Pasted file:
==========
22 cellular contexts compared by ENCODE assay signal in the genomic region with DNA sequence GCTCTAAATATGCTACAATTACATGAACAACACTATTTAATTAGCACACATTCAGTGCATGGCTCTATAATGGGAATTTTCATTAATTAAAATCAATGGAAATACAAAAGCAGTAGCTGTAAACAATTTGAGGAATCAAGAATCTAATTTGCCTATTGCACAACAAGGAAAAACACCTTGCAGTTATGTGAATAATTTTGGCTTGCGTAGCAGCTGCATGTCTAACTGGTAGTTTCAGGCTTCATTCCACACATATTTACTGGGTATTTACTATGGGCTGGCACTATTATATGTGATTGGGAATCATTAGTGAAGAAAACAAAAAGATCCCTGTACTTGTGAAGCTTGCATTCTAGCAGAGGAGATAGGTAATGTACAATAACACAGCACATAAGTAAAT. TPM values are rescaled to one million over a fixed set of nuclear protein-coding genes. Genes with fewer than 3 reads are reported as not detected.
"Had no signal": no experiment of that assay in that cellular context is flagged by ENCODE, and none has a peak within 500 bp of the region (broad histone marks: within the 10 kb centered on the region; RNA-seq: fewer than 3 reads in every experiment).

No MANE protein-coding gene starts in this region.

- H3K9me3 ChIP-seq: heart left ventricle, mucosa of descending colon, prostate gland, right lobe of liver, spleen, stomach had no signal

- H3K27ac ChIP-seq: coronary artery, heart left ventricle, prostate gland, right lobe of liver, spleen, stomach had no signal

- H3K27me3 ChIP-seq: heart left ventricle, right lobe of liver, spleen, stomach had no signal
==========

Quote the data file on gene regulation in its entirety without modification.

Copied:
22 cellular contexts compared by ENCODE assay signal in the genomic region with DNA sequence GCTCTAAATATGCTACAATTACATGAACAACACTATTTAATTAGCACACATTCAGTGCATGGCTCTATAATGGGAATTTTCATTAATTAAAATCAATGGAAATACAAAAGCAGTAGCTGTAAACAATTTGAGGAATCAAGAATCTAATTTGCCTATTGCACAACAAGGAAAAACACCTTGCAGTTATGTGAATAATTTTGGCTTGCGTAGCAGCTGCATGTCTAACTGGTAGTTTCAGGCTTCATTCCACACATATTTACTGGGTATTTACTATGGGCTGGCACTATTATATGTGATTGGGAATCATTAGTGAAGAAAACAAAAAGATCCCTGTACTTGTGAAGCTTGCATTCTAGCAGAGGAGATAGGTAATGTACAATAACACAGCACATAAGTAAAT. TPM values are rescaled to one million over a fixed set of nuclear protein-coding genes. Genes with fewer than 3 reads are reported as not detected.
"Had no signal": no experiment of that assay in that cellular context is flagged by ENCODE, and none has a peak within 500 bp of the region (broad histone marks: within the 10 kb centered on the region; RNA-seq: fewer than 3 reads in every experiment).

No MANE protein-coding gene starts in this region.

- H3K9me3 ChIP-seq: heart left ventricle, mucosa of descending colon, prostate gland, right lobe of liver, spleen, stomach had no signal

- H3K27ac ChIP-seq: coronary artery, heart left ventricle, prostate gland, right lobe of liver, spleen, stomach had no signal

- H3K27me3 ChIP-seq: heart left ventricle, right lobe of liver, spleen, stomach had no signal